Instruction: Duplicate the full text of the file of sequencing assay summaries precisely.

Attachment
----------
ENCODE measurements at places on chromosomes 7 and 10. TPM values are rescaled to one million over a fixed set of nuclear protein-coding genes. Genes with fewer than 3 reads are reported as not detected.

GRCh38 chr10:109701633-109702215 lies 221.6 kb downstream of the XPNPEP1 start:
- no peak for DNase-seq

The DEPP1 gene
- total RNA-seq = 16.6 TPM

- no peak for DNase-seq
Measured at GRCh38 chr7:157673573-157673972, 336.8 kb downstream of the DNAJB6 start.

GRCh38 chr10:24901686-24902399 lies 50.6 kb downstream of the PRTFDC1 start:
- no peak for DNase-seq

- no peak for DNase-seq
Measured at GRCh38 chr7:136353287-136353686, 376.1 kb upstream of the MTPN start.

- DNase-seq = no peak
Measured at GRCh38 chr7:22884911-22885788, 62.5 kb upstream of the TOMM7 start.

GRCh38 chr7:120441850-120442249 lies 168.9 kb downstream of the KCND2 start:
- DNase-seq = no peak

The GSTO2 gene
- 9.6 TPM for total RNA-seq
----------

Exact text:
ENCODE measurements at places on chromosomes 7 and 10. TPM values are rescaled to one million over a fixed set of nuclear protein-coding genes. Genes with fewer than 3 reads are reported as not detected.

GRCh38 chr10:109701633-109702215 lies 221.6 kb downstream of the XPNPEP1 start:
- no peak for DNase-seq

The DEPP1 gene
- total RNA-seq = 16.6 TPM

- no peak for DNase-seq
Measured at GRCh38 chr7:157673573-157673972, 336.8 kb downstream of the DNAJB6 start.

GRCh38 chr10:24901686-24902399 lies 50.6 kb downstream of the PRTFDC1 start:
- no peak for DNase-seq

- no peak for DNase-seq
Measured at GRCh38 chr7:136353287-136353686, 376.1 kb upstream of the MTPN start.

- DNase-seq = no peak
Measured at GRCh38 chr7:22884911-22885788, 62.5 kb upstream of the TOMM7 start.

GRCh38 chr7:120441850-120442249 lies 168.9 kb downstream of the KCND2 start:
- DNase-seq = no peak

The GSTO2 gene
- 9.6 TPM for total RNA-seq